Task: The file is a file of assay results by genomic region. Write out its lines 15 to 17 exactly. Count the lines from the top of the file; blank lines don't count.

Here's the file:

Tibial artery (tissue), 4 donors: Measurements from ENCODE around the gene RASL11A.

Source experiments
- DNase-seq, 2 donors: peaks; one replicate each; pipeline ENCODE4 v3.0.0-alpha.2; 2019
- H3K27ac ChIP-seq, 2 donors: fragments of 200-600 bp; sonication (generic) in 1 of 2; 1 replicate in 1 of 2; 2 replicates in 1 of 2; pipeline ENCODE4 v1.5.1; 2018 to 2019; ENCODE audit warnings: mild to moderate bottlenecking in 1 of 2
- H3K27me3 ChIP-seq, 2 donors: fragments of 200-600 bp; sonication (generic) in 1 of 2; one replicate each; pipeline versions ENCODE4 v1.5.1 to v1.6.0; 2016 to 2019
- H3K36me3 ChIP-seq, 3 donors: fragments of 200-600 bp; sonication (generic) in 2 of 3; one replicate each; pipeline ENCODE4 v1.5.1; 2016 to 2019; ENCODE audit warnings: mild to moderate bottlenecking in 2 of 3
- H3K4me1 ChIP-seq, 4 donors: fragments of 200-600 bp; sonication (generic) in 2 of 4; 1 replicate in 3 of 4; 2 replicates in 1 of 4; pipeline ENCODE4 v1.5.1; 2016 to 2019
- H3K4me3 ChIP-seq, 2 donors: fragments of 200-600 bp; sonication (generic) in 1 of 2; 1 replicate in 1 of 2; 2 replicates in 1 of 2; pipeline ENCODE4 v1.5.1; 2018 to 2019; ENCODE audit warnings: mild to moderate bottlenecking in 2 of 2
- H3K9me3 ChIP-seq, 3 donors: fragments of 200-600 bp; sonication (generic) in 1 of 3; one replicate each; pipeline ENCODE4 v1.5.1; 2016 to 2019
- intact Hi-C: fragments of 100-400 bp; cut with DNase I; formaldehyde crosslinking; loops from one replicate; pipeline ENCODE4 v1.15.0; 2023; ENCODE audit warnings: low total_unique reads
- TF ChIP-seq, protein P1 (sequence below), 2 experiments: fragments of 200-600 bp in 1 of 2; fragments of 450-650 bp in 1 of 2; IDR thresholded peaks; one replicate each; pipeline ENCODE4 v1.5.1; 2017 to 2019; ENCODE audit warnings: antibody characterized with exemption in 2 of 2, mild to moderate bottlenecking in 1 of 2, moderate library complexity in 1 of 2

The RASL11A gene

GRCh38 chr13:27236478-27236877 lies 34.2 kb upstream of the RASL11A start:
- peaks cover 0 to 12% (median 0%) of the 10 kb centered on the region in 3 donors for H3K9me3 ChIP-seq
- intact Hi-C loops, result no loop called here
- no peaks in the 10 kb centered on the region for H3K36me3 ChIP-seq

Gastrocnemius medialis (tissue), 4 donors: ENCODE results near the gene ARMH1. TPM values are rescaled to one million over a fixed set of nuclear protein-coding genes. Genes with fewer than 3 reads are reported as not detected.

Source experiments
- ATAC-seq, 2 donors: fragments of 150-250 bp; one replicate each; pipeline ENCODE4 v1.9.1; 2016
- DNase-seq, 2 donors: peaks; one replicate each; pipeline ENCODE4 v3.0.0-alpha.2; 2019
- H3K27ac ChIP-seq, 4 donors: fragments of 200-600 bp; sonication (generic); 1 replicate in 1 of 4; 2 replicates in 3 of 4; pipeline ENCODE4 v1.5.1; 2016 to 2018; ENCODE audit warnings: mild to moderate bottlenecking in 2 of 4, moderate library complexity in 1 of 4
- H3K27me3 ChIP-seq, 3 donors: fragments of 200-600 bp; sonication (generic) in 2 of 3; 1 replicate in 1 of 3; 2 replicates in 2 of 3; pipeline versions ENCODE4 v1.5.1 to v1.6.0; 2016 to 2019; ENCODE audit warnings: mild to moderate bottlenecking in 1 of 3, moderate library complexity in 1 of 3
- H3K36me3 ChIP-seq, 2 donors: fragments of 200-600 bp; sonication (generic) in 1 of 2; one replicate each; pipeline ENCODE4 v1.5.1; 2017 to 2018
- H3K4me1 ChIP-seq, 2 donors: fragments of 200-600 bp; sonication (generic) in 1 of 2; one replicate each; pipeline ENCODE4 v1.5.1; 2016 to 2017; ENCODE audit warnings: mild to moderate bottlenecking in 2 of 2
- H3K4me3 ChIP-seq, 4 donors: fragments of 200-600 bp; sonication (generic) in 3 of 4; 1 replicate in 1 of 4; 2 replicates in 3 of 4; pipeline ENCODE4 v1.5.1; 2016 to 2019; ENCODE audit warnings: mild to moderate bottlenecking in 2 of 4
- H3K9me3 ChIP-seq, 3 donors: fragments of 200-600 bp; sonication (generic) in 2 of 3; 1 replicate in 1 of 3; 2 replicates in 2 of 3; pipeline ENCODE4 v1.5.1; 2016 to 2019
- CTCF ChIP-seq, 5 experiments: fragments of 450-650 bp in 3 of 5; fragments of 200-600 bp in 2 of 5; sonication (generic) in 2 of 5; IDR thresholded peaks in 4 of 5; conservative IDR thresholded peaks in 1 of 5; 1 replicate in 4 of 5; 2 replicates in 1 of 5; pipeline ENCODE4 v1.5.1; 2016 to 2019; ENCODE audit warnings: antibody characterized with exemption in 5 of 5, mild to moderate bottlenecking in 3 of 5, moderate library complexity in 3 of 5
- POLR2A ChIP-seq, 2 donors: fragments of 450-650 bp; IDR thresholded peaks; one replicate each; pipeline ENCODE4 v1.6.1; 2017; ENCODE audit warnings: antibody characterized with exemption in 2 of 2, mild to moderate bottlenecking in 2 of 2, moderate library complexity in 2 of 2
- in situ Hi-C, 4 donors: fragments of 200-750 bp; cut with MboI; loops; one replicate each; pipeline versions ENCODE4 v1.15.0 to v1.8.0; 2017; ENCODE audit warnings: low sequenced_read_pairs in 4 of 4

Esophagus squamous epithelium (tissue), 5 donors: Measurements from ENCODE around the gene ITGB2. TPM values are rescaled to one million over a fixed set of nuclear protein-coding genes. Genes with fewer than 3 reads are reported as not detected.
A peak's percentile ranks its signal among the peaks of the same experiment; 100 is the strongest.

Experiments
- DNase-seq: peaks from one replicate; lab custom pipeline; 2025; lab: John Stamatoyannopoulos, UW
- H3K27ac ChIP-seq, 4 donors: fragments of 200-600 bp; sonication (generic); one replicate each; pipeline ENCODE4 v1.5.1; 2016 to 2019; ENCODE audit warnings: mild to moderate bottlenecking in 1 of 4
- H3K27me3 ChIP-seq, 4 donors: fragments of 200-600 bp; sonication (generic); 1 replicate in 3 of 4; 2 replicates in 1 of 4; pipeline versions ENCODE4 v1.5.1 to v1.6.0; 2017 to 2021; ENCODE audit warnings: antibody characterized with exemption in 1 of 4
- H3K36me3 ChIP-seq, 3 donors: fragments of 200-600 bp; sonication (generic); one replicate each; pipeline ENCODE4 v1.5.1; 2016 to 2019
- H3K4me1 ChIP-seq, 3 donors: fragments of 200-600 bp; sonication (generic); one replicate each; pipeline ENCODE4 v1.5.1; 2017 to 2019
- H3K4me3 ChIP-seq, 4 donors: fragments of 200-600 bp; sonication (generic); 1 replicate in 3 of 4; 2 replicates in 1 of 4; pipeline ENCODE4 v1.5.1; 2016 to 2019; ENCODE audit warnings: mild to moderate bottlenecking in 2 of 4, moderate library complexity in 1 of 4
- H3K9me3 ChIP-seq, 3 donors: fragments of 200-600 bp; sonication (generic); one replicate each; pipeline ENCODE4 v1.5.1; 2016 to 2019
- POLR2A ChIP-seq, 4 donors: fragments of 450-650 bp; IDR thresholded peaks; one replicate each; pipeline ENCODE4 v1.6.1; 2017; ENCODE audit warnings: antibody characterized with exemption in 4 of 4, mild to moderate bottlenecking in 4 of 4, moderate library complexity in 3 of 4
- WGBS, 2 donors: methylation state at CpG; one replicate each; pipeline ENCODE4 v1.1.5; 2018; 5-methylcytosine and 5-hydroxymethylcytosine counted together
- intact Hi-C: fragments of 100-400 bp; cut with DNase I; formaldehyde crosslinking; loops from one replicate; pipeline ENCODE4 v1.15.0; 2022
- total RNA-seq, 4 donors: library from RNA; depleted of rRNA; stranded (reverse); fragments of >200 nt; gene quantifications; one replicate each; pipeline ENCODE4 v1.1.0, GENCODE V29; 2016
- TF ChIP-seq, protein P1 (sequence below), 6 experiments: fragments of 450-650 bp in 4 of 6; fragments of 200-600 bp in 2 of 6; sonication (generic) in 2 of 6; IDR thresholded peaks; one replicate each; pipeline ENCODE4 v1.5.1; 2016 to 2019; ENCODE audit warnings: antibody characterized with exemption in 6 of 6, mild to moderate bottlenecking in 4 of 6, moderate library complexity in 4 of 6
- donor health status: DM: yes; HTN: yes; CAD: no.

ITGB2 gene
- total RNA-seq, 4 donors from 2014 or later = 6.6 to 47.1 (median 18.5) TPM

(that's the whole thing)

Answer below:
- intact Hi-C loops, result no loop called here
- no peaks in the 10 kb centered on the region for H3K36me3 ChIP-seq

Gastrocnemius medialis (tissue), 4 donors: ENCODE results near the gene ARMH1. TPM values are rescaled to one million over a fixed set of nuclear protein-coding genes. Genes with fewer than 3 reads are reported as not detected.